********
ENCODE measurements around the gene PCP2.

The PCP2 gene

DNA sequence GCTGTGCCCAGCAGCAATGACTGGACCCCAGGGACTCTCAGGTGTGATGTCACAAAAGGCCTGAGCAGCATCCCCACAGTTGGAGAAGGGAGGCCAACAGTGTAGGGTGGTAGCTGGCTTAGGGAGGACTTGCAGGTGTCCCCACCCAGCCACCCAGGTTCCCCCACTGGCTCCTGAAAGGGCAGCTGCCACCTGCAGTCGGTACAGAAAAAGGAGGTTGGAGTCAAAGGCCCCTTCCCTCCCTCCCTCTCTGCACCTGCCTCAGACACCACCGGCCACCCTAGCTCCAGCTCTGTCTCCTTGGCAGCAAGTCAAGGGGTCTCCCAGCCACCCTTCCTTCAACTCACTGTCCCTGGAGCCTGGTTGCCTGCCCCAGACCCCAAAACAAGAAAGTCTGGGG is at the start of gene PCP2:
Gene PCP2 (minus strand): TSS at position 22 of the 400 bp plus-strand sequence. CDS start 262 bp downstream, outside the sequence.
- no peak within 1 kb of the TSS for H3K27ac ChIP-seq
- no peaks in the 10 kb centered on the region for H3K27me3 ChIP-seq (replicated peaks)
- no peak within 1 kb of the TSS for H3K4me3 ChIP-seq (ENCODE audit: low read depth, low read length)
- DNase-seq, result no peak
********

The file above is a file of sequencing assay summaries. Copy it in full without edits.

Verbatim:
ENCODE measurements around the gene PCP2.

The PCP2 gene

DNA sequence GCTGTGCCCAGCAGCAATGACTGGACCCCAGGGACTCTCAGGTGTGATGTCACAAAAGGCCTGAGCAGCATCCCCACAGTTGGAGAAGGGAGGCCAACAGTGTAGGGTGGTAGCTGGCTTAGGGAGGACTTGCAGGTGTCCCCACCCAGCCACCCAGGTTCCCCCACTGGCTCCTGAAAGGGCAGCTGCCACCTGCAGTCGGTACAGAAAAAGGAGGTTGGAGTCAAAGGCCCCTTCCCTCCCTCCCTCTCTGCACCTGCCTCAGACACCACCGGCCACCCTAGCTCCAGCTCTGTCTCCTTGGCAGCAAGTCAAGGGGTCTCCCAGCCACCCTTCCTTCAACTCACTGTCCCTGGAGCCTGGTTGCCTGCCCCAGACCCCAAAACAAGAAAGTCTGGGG is at the start of gene PCP2:
Gene PCP2 (minus strand): TSS at position 22 of the 400 bp plus-strand sequence. CDS start 262 bp downstream, outside the sequence.
- no peak within 1 kb of the TSS for H3K27ac ChIP-seq
- no peaks in the 10 kb centered on the region for H3K27me3 ChIP-seq (replicated peaks)
- no peak within 1 kb of the TSS for H3K4me3 ChIP-seq (ENCODE audit: low read depth, low read length)
- DNase-seq, result no peak